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Looking through the windows in Stoker’s Dracula

In this post, Marta Palandri (@hardlyanitgirl on Twitter) discusses the symbolism of windows, light and darkness in Bram Stoker’s Dracula. This post is part of the BMI Lockdown Life series, published in collaboration with the Birmingham & Midland Institute blog. Join the conversation at #BMILockDownLife. “They simply seemed to fade into the rays of the … Continue reading “Looking through the windows in Stoker’s Dracula”

20 June 2020 by
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Good Neighbours, Good Friends? Navigating Neighbourhoods, Communities and Connection in Dickens

In this post, Dr Emily Bell (Loughborough University) explains how she has used CLiC to explore the theme of neighbourhoods in Dickens’s works. Emily is also an editor of the Dickens Letters Project and has recently been appointed as a fellow of the Software Sustainability Institute (SSI) – we look forward to learning more about … Continue reading “Good Neighbours, Good Friends? Navigating Neighbourhoods, Communities and Connection in Dickens”

24 January 2020 by
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Dialect and the dead: Charles W. Chesnutt and the voices of the US South

To mark the launch of the African American Writers Corpus 1892-1912 (AAW; beta release), this guest post by Dr Jimmy Packham introduces one of the key authors of the AAW corpus, Charles W. Chesnutt. Jimmy is a Lecturer in North American Literature at the University of Birmingham and is a specialist in gothic fiction, including … Continue reading “Dialect and the dead: Charles W. Chesnutt and the voices of the US South”

14 October 2019 by
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Conversations in the CLiC corpora: Exploring their potential as models for dialogue in ELT

In this post, Chris Jones (University of Liverpool) shows how the CLiC quotes subsets can be explored to aid English language teaching. He provides a sample activity from his recent open access article in the Journal of Second Language Teaching & Research, co-authored with David Oakey. Nineteenth century fiction may seem an unlikely place to … Continue reading “Conversations in the CLiC corpora: Exploring their potential as models for dialogue in ELT”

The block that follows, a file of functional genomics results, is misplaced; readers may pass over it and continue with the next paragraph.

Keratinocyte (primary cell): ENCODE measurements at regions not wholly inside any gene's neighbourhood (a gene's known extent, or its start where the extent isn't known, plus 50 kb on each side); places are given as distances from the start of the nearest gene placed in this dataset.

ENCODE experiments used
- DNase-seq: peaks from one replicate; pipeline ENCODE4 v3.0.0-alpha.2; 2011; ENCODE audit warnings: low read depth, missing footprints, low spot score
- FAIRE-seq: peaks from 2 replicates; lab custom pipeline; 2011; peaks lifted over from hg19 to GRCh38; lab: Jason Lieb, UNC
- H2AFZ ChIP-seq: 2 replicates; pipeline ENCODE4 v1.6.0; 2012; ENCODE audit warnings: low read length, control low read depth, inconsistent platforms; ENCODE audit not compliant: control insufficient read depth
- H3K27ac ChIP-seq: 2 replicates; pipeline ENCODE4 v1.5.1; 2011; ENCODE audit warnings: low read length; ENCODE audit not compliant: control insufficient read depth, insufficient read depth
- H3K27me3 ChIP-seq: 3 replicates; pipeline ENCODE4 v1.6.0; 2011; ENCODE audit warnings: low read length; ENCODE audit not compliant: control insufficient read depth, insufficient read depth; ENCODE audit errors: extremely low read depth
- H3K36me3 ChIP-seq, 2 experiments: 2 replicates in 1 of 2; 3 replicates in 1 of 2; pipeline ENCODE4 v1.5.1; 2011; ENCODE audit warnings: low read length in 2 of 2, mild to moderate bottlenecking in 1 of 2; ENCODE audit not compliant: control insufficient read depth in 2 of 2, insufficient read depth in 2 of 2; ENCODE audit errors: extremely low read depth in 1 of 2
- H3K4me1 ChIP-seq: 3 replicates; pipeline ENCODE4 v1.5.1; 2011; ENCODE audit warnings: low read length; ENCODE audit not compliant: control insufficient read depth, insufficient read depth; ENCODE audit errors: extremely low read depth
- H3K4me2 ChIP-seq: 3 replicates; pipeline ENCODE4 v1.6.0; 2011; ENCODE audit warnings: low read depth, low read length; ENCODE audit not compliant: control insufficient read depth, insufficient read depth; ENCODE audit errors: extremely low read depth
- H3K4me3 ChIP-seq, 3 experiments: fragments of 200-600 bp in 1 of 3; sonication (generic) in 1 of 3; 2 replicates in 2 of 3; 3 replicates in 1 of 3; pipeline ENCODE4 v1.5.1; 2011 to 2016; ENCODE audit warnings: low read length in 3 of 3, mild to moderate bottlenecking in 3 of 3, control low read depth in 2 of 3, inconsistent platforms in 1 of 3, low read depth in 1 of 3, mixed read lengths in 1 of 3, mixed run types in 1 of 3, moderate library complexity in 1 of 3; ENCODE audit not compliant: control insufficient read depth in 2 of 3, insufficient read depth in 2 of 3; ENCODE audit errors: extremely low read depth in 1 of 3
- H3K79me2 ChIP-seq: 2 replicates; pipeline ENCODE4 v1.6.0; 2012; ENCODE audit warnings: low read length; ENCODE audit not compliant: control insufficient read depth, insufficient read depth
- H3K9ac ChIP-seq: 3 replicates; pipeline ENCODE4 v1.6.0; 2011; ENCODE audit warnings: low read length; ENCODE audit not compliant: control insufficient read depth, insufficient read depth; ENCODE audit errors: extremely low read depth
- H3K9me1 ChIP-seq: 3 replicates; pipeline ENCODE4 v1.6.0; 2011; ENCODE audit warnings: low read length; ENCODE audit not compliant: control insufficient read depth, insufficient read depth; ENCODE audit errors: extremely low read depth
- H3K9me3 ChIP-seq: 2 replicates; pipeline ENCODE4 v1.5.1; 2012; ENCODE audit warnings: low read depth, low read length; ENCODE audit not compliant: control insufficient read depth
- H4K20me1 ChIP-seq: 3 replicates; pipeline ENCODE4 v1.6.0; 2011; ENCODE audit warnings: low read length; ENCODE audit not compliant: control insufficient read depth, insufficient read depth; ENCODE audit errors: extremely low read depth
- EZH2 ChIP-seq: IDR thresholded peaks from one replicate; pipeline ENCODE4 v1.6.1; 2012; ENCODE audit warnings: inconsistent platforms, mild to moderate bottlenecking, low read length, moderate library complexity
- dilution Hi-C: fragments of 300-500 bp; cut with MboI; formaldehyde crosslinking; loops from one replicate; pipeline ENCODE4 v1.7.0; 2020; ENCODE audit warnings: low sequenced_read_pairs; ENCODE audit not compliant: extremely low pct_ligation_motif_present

6 September 2019 by
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Inspiration for corpus linguistics and stylistics: #dhmasterclass

This post reflects on the Digital Humanities Masterclass 2018 (#DHMasterclass) in which I participated at the German Historical Institute in Paris. [There’s an institute like this in London as well, by the way!] The masterclass was meant to bring together researchers working with digital tools and historical materials (particularly with autobiographical sources) from France and Germany … Continue reading “Inspiration for corpus linguistics and stylistics: #dhmasterclass”

9 November 2018 by
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Finding the biting point: Desire and biting males in Dickens’s ‘The Pickwick Papers’ and ‘The Old Curiosity Shop’

In this guest post, Colette Ramuz (Royal Holloway) explores textual patterns related to the mouth in a subsection of the CLiC corpus of Dickens’s Novels. She argues that the use of digital tools can help advance our understanding of Dickens’s representations of embodiment and sexuality. It is a commonplace that sexuality was considered a taboo topic … Continue reading “Finding the biting point: Desire and biting males in Dickens’s ‘The Pickwick Papers’ and ‘The Old Curiosity Shop’”

31 August 2018 by
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On Kitchens, Keywords, Key Clusters, and Concordances: Re-examining Eating and Drinking in Emily Brontë’s Wuthering Heights

Maya Sfeir (@mmsfeir on Twitter)  is a Lecturer based in Beirut, Lebanon. Her research interests focus on examining and understanding the literary-linguistic interface. Her blog post was inspired by a conversation about Emily Brontë and anorexia that she had with one of the attendees of the Corpus Linguistics Summer School held at the University of … Continue reading “On Kitchens, Keywords, Key Clusters, and Concordances: Re-examining Eating and Drinking in Emily Brontë’s Wuthering Heights”

18 May 2018 by